problem with function pointers

Discussion in 'C++' started by TheOne, Mar 15, 2005.

  1. TheOne

    TheOne Guest

    I have two classes:
    class OntologyParser
    {
    ...

    protected:

    virtual void startElement(void *userData, const char *name, const
    char **atts);
    virtual void endElement(void *userData, const char *name);
    virtual void charData( void *userData, const XML_Char *s, int len );

    ....
    public:
    void initXMLParse(const string& fname);
    .....
    };

    This class is a base class for

    class ProtegeOntologyParser : public OntologyParser
    {
    public:


    inline ProtegeOntologyParser(const string& strFileName)
    {
    initXMLParse(strFileName);
    }

    };

    I am using G++ on RedHat 9.0 Linux with Expat library.

    The initXMLParse function is common to all (here just
    ProtegeOntologyParser) derived classes hence I want to keep that in
    parent class. The functions startElement, endElement and charData must
    be implemented separately by all derived classes.

    However the problem is expat needs call backs setup for startElement,
    endElement and charData functions from within initXMLParse like this:

    void OntologyParser::initXMLParse(const string& fname)
    {
    char buffer[BUFSIZ];
    int len;
    int done;
    int depth = 0;

    //Get the Parser
    XML_Parser parser = XML_ParserCreate(NULL);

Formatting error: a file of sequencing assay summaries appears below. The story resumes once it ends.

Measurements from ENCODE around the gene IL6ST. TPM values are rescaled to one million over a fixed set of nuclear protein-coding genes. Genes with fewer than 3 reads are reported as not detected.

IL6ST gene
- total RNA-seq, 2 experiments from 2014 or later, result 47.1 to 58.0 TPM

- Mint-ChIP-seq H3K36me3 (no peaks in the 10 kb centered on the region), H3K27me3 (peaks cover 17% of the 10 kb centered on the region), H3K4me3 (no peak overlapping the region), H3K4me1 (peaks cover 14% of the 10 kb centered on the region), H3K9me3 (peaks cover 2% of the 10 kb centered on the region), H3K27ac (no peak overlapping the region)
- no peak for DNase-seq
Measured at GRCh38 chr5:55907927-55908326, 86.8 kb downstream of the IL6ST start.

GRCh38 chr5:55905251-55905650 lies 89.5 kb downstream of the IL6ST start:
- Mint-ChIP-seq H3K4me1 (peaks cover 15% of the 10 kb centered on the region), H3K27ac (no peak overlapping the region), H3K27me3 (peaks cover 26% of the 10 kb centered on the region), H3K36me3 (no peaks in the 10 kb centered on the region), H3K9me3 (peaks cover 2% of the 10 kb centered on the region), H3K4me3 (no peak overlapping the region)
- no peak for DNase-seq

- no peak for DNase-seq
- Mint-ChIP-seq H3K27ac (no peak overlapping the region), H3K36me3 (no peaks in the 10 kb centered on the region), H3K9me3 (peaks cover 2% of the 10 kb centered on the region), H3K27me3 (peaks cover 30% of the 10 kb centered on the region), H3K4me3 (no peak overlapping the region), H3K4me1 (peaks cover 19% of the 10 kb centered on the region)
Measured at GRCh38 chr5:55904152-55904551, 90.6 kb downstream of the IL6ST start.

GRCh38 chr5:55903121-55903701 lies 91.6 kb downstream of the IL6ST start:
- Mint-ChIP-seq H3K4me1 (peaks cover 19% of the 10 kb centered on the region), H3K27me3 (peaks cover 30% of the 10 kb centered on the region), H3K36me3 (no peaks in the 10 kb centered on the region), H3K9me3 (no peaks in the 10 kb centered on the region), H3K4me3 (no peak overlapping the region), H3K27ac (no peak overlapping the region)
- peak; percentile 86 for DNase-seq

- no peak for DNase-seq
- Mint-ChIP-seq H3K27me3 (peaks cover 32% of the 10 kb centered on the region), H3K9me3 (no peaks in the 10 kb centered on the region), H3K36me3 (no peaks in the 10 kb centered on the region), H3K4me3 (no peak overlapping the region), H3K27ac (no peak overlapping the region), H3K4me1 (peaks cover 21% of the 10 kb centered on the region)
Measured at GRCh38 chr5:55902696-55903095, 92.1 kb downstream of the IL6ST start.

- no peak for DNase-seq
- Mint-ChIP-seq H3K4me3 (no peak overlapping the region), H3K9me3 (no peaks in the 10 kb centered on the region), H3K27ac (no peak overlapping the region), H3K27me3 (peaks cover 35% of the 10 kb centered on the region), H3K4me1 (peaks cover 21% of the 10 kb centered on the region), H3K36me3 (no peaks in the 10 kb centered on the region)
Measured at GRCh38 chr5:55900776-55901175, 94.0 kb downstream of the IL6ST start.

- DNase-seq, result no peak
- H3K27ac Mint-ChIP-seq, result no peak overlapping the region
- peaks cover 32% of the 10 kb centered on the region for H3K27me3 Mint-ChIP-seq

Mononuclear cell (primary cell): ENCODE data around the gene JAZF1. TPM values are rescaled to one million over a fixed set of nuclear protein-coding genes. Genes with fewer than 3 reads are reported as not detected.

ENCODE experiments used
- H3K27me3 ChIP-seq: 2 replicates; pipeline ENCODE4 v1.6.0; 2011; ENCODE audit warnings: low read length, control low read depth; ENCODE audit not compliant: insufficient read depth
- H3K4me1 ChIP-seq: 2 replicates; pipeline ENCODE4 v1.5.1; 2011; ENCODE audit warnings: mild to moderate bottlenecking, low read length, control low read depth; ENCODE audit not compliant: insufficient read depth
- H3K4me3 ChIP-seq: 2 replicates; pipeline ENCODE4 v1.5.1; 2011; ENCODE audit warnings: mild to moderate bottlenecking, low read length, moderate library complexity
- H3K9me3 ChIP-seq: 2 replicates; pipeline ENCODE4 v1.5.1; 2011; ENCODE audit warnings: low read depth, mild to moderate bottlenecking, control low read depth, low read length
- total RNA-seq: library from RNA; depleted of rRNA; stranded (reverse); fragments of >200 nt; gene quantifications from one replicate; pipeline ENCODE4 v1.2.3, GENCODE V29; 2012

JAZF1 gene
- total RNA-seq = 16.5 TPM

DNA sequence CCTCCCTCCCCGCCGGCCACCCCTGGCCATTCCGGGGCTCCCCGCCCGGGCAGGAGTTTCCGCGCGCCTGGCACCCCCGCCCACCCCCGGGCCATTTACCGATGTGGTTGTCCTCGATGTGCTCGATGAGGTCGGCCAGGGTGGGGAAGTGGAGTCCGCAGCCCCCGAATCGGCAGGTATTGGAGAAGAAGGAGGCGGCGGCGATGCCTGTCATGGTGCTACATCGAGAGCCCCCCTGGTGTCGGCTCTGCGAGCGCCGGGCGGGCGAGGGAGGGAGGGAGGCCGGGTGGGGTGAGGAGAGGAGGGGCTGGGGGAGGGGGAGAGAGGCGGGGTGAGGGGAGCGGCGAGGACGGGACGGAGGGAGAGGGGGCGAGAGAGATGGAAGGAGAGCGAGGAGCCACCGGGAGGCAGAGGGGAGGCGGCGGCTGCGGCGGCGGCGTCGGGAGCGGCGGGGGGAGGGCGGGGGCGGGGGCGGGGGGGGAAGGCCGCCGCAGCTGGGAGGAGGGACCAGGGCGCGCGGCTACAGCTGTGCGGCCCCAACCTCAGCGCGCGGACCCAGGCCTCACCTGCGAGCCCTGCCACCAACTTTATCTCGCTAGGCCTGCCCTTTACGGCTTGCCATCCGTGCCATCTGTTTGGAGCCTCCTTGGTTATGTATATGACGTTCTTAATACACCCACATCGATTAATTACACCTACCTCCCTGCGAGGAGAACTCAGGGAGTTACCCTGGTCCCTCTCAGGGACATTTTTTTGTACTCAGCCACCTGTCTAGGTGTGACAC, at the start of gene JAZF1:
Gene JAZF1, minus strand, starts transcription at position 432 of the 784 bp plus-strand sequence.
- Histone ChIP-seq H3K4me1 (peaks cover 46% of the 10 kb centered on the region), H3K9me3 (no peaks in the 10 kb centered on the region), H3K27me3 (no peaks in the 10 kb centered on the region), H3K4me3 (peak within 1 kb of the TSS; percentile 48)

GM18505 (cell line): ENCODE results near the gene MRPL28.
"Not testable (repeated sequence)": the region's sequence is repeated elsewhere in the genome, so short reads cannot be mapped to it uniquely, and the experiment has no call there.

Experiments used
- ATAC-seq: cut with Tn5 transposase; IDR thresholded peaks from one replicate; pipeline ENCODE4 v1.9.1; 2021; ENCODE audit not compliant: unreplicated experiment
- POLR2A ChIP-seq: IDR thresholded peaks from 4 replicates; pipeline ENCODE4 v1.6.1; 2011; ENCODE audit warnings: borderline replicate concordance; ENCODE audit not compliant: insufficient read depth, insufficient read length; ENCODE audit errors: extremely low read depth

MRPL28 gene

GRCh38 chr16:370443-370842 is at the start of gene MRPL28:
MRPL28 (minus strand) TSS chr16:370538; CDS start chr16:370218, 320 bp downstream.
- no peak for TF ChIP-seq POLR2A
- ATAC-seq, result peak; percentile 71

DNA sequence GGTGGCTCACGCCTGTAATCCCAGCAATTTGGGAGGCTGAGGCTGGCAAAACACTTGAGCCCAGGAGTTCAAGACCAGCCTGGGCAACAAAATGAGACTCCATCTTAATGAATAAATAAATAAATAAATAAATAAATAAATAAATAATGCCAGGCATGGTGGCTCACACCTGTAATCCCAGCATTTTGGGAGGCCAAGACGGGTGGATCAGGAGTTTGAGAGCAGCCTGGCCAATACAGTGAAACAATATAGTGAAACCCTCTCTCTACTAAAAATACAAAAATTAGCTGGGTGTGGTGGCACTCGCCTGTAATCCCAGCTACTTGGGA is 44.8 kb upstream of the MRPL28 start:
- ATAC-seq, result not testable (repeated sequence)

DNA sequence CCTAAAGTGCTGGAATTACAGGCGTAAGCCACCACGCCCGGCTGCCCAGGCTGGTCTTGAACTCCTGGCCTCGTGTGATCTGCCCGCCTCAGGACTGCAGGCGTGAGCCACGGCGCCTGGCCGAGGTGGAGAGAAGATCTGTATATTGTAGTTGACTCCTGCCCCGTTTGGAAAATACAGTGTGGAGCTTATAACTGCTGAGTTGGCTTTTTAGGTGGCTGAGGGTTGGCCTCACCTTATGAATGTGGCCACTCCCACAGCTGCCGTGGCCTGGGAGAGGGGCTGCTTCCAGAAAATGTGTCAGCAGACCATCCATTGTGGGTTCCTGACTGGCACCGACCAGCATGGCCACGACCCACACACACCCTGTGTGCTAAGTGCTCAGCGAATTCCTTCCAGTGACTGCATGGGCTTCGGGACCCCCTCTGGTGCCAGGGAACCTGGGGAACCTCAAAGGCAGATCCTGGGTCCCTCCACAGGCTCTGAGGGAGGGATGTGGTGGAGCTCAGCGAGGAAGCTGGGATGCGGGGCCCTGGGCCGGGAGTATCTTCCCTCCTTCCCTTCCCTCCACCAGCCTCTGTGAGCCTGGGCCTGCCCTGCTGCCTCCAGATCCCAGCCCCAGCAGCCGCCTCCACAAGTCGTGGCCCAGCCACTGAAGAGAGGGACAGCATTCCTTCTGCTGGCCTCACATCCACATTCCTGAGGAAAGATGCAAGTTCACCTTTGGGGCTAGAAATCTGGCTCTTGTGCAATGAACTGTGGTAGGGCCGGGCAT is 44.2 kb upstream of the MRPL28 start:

//User Data Handler
    XML_SetUserData(parser, &depth);

    //Element Level Handler
    XML_SetElementHandler(parser, startElement, endElement);

    //Set What to do with the data
    XML_SetCharacterDataHandler( parser, charData );

    ....
    }

    But the functions that I pass there as argument must be the functions
    of derived classes and right function addresses should be passed based
    upon which object was responsible for invoking initXMLParse().

    As you know ISO C++ forbids somthing like &(this->charData)
    Secondly i do not want to make those 3 function static. and they must
    be "virtual" in the base class so that all derived classes are forced
    to implement them.

    How can I pass those arguments?
     
    TheOne, Mar 15, 2005
    #1
    1. Advertising

  2. "TheOne" <> wrote...
    >I have two classes:
    > class OntologyParser
    > {
    > ...
    >
    > protected:
    >
    > virtual void startElement(void *userData, const char *name, const
    > char **atts);
    > virtual void endElement(void *userData, const char *name);
    > virtual void charData( void *userData, const XML_Char *s, int len );
    >
    > ....
    > public:
    > void initXMLParse(const string& fname);
    > .....
    > };
    >
    > This class is a base class for
    >
    > class ProtegeOntologyParser : public OntologyParser
    > {
    > public:
    >
    >
    > inline ProtegeOntologyParser(const string& strFileName)
    > {
    > initXMLParse(strFileName);
    > }
    >
    > };
    >
    > I am using G++ on RedHat 9.0 Linux with Expat library.
    >
    > The initXMLParse function is common to all (here just
    > ProtegeOntologyParser) derived classes hence I want to keep that in
    > parent class. The functions startElement, endElement and charData must
    > be implemented separately by all derived classes.
    >
    > However the problem is expat needs call backs setup for startElement,
    > endElement and charData functions from within initXMLParse like this:
    >
    > void OntologyParser::initXMLParse(const string& fname)
    > {
    > char buffer[BUFSIZ];
    > int len;
    > int done;
    > int depth = 0;
    >
    > //Get the Parser
    > XML_Parser parser = XML_ParserCreate(NULL);
    >
    > //User Data Handler
    > XML_SetUserData(parser, &depth);
    >
    > //Element Level Handler
    > XML_SetElementHandler(parser, startElement, endElement);
    >
    > //Set What to do with the data